Wisconsin's Public Liberal Arts College

Criminal Justice (CJUS)


2010-2012 Catalog

Criminal Justice (CJUS)

106 Human Behavior and its Control (3) Multidisciplinary analysis of individual, community and government responses to harmful conduct; an examination of criminal, juvenile, military, and civil justice as well as informal and personal control systems; an inquiry into the use of coercion to promote conformity or lessen injurious behavior; special attention given to decisions, processes and institutions which respond to acts of criminality and delinquency. F10, S11, F11, S12

160 Field Experience/Certification Program in Criminal Justice (1-3) An academically grounded, structured professional experience in a justice setting. Students seeking credit should consult with the director of the Criminal Justice program for application guidelines. Written approval of the instructor must be obtained before registering. Since the field experience is an introductory, independent learning experience involving the cooperation and assistance of outside agencies, a student should notify the instructor in writing of an interest in enrolling in the course several months before the semester of the actual field experience. Instructor consent required. Formal arrangements with an agency may be easier to complete with careful, early planning. F10, S11, F11, S12

207 Police in American Communities (3) Broad survey of the role of the police in American society. Special attention given to the origins of policing, the nature of police organizations and police work, and problems and issues in the relationship between police agencies and the total community. F10, F11

212 Managing Criminal Investigations (3) Problems of directing and controlling criminal investigation; survey of the fundamentals of investigation, crime scene search and recording, collection and preservation of evidence, scientific investigation, crime analysis, information sources, interview and interrogation, and case monitoring and preparation. Prerequisite: CJUS 207. S11, S11

301 Study Abroad (0-6) Field trips designed to give students direct experiences in foreign countries. Each program includes preparatory reading, orientation meetings, a faculty-supervised study tour, and a detailed written evaluation of learning situations associated with the course. With consent of the relevant program and content adaptation, programs provided by other agencies can be considered for this credit. Students must obtain approval for taking these courses prior to participation, otherwise the course may not count. For specific degree requirements, consult your advisor. May be repeated only if content is different. As needed F10, S11, F11, S12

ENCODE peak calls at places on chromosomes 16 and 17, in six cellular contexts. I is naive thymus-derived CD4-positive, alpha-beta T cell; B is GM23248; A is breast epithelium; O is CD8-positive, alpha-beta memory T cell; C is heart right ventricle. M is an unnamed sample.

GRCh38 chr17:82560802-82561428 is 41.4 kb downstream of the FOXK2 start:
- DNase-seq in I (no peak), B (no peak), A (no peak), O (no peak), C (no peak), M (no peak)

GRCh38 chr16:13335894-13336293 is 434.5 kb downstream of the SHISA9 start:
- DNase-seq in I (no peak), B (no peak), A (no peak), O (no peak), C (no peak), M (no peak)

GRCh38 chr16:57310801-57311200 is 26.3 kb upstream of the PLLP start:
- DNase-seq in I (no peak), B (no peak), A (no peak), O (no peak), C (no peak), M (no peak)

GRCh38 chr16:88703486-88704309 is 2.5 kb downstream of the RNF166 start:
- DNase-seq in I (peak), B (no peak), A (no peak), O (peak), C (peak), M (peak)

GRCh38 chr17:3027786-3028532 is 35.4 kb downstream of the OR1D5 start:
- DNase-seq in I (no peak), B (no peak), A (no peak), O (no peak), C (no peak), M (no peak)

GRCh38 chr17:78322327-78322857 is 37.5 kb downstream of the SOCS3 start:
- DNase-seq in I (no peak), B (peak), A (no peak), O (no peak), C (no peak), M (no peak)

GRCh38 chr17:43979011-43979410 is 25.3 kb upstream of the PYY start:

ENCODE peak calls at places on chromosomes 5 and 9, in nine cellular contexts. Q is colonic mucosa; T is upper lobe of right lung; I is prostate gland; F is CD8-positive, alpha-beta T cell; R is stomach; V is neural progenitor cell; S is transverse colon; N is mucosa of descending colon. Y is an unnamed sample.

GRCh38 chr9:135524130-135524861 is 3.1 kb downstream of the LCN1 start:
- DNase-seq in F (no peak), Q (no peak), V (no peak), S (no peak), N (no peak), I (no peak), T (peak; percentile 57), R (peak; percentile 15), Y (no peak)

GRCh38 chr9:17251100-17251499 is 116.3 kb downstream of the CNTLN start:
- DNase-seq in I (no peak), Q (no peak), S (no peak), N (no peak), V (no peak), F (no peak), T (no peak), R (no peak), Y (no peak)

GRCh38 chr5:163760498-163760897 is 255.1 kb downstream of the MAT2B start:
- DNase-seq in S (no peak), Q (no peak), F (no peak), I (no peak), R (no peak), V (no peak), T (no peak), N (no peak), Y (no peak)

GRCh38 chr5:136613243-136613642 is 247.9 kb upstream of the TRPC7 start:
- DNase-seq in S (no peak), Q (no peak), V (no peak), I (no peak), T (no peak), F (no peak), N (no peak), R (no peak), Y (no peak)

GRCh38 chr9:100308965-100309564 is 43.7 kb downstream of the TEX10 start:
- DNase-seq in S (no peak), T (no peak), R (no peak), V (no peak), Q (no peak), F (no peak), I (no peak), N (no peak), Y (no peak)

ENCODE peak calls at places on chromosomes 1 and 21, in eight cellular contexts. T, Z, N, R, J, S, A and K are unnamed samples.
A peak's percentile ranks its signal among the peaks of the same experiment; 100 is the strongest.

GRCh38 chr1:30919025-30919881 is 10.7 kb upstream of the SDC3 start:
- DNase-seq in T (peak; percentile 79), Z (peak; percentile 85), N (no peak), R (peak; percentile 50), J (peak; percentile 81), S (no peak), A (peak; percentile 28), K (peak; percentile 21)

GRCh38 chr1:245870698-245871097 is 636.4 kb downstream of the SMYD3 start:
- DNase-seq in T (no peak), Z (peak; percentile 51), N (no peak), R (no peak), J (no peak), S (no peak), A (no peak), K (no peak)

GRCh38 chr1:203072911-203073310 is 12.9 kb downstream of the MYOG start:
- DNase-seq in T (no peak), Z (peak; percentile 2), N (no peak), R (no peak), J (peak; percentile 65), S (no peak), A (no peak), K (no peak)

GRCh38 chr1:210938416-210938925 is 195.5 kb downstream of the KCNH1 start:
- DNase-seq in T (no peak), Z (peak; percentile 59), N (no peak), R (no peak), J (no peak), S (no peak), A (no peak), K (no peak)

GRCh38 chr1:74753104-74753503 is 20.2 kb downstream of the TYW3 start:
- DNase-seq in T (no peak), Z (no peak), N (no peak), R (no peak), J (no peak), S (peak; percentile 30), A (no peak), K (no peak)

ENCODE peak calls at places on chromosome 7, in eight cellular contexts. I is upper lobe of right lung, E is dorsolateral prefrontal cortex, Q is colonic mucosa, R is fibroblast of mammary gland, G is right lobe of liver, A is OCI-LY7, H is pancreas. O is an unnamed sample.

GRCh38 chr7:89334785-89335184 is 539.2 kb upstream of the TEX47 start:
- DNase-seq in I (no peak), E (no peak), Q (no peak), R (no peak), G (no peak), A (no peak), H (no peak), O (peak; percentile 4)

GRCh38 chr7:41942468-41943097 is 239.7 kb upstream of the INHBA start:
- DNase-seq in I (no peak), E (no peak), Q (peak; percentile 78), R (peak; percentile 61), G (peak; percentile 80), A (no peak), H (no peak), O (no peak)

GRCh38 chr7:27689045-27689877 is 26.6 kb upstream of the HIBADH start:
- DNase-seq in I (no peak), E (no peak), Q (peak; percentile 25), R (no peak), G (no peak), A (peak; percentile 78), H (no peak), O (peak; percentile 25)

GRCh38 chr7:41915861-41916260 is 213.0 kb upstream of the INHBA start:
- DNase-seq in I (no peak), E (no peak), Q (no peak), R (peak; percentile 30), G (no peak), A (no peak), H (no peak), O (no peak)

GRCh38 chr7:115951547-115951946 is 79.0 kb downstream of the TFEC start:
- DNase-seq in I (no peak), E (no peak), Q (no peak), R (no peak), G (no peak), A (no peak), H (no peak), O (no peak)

312 Gender, Crime, and Justice (3) Exploration of the social construction of gender in crime and delinquency as well as in justice systems; analysis of how assumptions about female and male natures, as well as appropriate roles and positions in society affect the interpretation and application of law; comparison of women/girls and men/boys as offenders, victims and practitioners. S11

315 Criminal Courts and American Justice (3) Examination of the middle stages of justice processing from prosecution to sentencing; analysis of the role of local legal cultures, and nontraditional dispositions in justice processing. S12

316 Crime, Corrections and Punishment (3) Survey of philosophical, historical, sociological, psychological and political aspects of the American prison and related programs in the criminal justice system; problems of inmate culture, control, supervision and treatment are emphasized through analysis of penal institutions and treatment/release programs. Attention is given to examining incarceration through the "eyes" of inmates. The course may be taught from an academic service learning perspective, involving field experiences in custodial settings. Prerequisite POLS 296. S11, S12

318 Community Corrections (3) Analysis of theories and practice of probation and parole, responses of paroling authorities to public pressures and court controls and their implications for rehabilitative efforts; analysis of feasibility and effectiveness of treatment of individuals under sentence in the community. S11, S12